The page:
From Braves to Greyhounds, Gavin Bane makes plays on the field


INDIANAPOLIS — Gavin Bane said he has thoroughly enjoyed playing football at the University of Indianapolis.

Bane, who graduated from Brownstown Central High School in 2017, finished his college career with a game at Truman College in Kirksville, Missouri, on Saturday. The Greyhounds won 13-10 and finished the season with a record of 7-4. They finished second in the Great Lakes Valley Conference.

Bane had five solo tackles and one assist. He had three tackles for loss, including one sack.

He was redshirted at Indianapolis the fall of his freshman year. In the fall of 2018, he played running back and on special teams, and during the spring of his sophomore year is when he moved to defense.

Bane felt prepared for his collegiate experiences after coming from the Brownstown program.

“The big thing is the amount of discipline coach (Reed) May requires, the effort he likes to see and how disciplined you are,” Bane said. “You show up early, and football teaches you about life skills. Being in a winning program makes you work hard for wins.”

Bane, who is majoring in business administration, was an offensive starter at Brownstown and rotated in at safety on defense.

He played outside linebacker for the Greyhounds.

“My responsibility is run and pass coverage,” he said. “I line up on the field side.”

Bane had three interceptions this fall and returned one pass 15 yards for a touchdown against Missouri S and T. Bane recalled his sophomore year, he intercepted a pass and returned it 62 yards for a touchdown against Southwest Baptist.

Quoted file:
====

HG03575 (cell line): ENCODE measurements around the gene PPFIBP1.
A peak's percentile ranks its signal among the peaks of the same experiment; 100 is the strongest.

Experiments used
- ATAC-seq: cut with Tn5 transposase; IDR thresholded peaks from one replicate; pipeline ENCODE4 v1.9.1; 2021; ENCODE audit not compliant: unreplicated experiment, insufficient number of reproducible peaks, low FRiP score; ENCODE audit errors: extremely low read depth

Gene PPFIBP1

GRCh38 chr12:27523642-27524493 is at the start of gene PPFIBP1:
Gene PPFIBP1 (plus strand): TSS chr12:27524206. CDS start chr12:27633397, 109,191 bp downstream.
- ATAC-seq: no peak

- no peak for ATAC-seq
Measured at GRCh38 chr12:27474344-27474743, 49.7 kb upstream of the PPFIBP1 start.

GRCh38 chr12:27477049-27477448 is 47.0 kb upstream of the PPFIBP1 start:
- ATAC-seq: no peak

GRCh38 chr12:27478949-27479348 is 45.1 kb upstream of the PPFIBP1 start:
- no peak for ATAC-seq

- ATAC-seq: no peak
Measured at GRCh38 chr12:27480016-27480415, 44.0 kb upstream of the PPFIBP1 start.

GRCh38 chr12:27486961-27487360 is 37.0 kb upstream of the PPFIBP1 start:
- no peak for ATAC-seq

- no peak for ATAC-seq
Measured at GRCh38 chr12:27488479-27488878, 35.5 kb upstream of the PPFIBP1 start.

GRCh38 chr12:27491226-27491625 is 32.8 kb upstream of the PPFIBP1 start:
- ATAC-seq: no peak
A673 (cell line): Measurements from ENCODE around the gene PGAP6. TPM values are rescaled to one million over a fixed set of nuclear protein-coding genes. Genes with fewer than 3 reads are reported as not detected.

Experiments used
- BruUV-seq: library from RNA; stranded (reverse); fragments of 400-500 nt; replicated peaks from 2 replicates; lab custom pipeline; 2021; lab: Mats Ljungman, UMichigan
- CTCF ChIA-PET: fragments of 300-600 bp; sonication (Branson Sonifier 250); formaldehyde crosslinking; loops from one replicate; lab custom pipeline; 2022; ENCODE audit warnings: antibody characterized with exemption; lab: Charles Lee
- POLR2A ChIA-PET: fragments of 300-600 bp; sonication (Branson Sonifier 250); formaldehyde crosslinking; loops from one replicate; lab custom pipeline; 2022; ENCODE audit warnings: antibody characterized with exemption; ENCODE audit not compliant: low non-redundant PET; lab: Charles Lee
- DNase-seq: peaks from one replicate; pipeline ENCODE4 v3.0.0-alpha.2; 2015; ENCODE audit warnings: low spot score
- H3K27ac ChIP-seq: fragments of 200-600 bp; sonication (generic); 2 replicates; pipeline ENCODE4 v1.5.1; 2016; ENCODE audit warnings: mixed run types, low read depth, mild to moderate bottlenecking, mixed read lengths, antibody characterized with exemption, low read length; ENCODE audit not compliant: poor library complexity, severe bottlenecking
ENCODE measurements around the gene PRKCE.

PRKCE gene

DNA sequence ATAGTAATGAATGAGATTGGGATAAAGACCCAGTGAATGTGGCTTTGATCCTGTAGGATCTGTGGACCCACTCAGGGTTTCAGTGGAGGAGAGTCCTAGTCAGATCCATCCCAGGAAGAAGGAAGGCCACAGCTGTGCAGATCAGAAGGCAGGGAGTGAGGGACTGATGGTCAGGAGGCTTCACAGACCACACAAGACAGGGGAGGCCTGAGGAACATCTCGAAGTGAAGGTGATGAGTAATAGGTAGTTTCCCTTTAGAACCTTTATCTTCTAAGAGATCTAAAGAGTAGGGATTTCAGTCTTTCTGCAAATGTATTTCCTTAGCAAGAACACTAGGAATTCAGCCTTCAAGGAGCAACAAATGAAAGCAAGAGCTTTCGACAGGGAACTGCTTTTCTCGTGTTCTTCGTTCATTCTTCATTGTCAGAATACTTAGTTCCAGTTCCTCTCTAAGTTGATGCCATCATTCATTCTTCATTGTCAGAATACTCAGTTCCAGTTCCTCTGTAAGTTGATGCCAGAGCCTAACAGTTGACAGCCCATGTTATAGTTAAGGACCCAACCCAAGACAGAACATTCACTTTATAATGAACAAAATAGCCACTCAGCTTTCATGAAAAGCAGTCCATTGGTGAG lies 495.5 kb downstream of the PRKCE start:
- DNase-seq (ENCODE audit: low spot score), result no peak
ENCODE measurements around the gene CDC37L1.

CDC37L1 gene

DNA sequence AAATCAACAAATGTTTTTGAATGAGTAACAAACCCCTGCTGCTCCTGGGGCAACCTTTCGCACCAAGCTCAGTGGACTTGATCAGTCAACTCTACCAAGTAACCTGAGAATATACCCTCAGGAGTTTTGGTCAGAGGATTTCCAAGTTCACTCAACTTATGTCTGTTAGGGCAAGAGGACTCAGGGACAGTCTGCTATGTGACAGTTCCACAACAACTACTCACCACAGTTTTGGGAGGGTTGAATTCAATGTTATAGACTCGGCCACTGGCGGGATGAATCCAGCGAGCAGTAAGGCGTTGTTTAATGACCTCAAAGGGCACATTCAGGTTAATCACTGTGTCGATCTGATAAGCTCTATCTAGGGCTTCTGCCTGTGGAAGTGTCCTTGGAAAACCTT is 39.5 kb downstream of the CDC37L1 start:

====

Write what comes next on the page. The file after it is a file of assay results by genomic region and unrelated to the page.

He finished second on the team in tackles this season with 45 tackles and 24 assists. He recovered three fumbles and forced four fumbles this season.

“I like contact, but at the same time, it’s hard to play defense because of all the penalties they throw at us,” he said. “The defense has so many regulations about how you can hit people. You just go out and play.”

Bane remembers getting ejected from a game against Old Dominican his sophomore year for targeting the quarterback. Bane thought it was a tough call, and it hurt being taken out of the game for good.

Bane said a big difference between high school and college football is the college players are bigger, faster and stronger.

“The biggest difference is the offensive linemen,” he said. “Most of them are 280 (pounds) and above, and they can move.”

Bane stands 5-foot-10, and his playing weight is 190. He said he weighed 165 in high school.

UIndy is a member of the Great Lakes Valley Conference with teams in Indiana, Michigan, Ohio and Missouri. Indianapolis is an NCAA Division II school.

Bane said the Greyhounds leave for their away games on Fridays and travel by bus. He said the only time he has flown to an away game was during his sophomore season when the team played a playoff game in Arkansas.

He said the team gets two days off from practice during the season, usually Fridays and Sundays; however, they still have meetings on those days.

Bane said the practices during the season usually last 1 hour, 45 minutes.

“They’re short practices. We get in, get our work done and get out. During our camp, we would go two to two and a half hours,” he said. “Our camp was from the beginning of August until the end of August. We practiced, lifted weights, went to meeting and installed our playbooks. We have a very good training program.”

Indianapolis, like every other college team across the nation, was affected by COVID-19 in 2020.

The Greyhounds did not play in the fall of 2020. They had four games scheduled in the spring of 2021 and were able to play three and win all three and won the conference.

He said the fun thing about college football was winning.

“I’ve been part of three GLVC titles and been to the playoffs three times. It’s a good atmosphere to be around,” he said. “It has been a very good time. I’ve gained a lot of brothers I can call my football family. Football gets you disciplined for life.”

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